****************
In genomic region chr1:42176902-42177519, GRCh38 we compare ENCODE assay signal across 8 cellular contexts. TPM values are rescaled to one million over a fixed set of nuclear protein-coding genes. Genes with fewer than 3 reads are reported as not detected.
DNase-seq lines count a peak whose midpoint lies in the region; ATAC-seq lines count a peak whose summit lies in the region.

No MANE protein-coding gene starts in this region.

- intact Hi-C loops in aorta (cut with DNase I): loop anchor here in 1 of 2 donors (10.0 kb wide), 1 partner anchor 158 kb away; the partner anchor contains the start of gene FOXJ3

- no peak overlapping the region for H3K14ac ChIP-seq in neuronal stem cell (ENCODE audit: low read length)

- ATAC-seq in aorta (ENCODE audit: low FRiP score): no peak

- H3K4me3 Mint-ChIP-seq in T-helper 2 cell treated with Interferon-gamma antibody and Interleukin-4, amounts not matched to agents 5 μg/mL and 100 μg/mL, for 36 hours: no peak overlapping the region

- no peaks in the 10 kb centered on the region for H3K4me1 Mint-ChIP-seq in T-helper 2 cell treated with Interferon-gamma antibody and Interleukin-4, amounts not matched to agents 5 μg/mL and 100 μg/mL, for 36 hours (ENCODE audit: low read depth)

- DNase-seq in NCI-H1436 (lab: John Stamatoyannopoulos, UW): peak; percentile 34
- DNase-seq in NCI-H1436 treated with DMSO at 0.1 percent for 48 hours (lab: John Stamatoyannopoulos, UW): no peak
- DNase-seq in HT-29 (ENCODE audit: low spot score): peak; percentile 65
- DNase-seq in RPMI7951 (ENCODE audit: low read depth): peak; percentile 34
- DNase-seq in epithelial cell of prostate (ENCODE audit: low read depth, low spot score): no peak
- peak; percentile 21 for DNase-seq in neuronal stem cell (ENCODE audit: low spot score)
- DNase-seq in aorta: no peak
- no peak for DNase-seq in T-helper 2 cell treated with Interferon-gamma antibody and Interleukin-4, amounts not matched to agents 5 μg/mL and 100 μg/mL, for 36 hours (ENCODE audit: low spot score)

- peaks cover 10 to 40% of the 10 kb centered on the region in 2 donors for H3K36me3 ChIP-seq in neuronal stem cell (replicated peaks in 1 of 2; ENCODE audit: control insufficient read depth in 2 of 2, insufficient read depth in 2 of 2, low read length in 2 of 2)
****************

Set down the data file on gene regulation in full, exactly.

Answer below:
In genomic region chr1:42176902-42177519, GRCh38 we compare ENCODE assay signal across 8 cellular contexts. TPM values are rescaled to one million over a fixed set of nuclear protein-coding genes. Genes with fewer than 3 reads are reported as not detected.
DNase-seq lines count a peak whose midpoint lies in the region; ATAC-seq lines count a peak whose summit lies in the region.

No MANE protein-coding gene starts in this region.

- intact Hi-C loops in aorta (cut with DNase I): loop anchor here in 1 of 2 donors (10.0 kb wide), 1 partner anchor 158 kb away; the partner anchor contains the start of gene FOXJ3

- no peak overlapping the region for H3K14ac ChIP-seq in neuronal stem cell (ENCODE audit: low read length)

- ATAC-seq in aorta (ENCODE audit: low FRiP score): no peak

- H3K4me3 Mint-ChIP-seq in T-helper 2 cell treated with Interferon-gamma antibody and Interleukin-4, amounts not matched to agents 5 μg/mL and 100 μg/mL, for 36 hours: no peak overlapping the region

- no peaks in the 10 kb centered on the region for H3K4me1 Mint-ChIP-seq in T-helper 2 cell treated with Interferon-gamma antibody and Interleukin-4, amounts not matched to agents 5 μg/mL and 100 μg/mL, for 36 hours (ENCODE audit: low read depth)

- DNase-seq in NCI-H1436 (lab: John Stamatoyannopoulos, UW): peak; percentile 34
- DNase-seq in NCI-H1436 treated with DMSO at 0.1 percent for 48 hours (lab: John Stamatoyannopoulos, UW): no peak
- DNase-seq in HT-29 (ENCODE audit: low spot score): peak; percentile 65
- DNase-seq in RPMI7951 (ENCODE audit: low read depth): peak; percentile 34
- DNase-seq in epithelial cell of prostate (ENCODE audit: low read depth, low spot score): no peak
- peak; percentile 21 for DNase-seq in neuronal stem cell (ENCODE audit: low spot score)
- DNase-seq in aorta: no peak
- no peak for DNase-seq in T-helper 2 cell treated with Interferon-gamma antibody and Interleukin-4, amounts not matched to agents 5 μg/mL and 100 μg/mL, for 36 hours (ENCODE audit: low spot score)

- peaks cover 10 to 40% of the 10 kb centered on the region in 2 donors for H3K36me3 ChIP-seq in neuronal stem cell (replicated peaks in 1 of 2; ENCODE audit: control insufficient read depth in 2 of 2, insufficient read depth in 2 of 2, low read length in 2 of 2)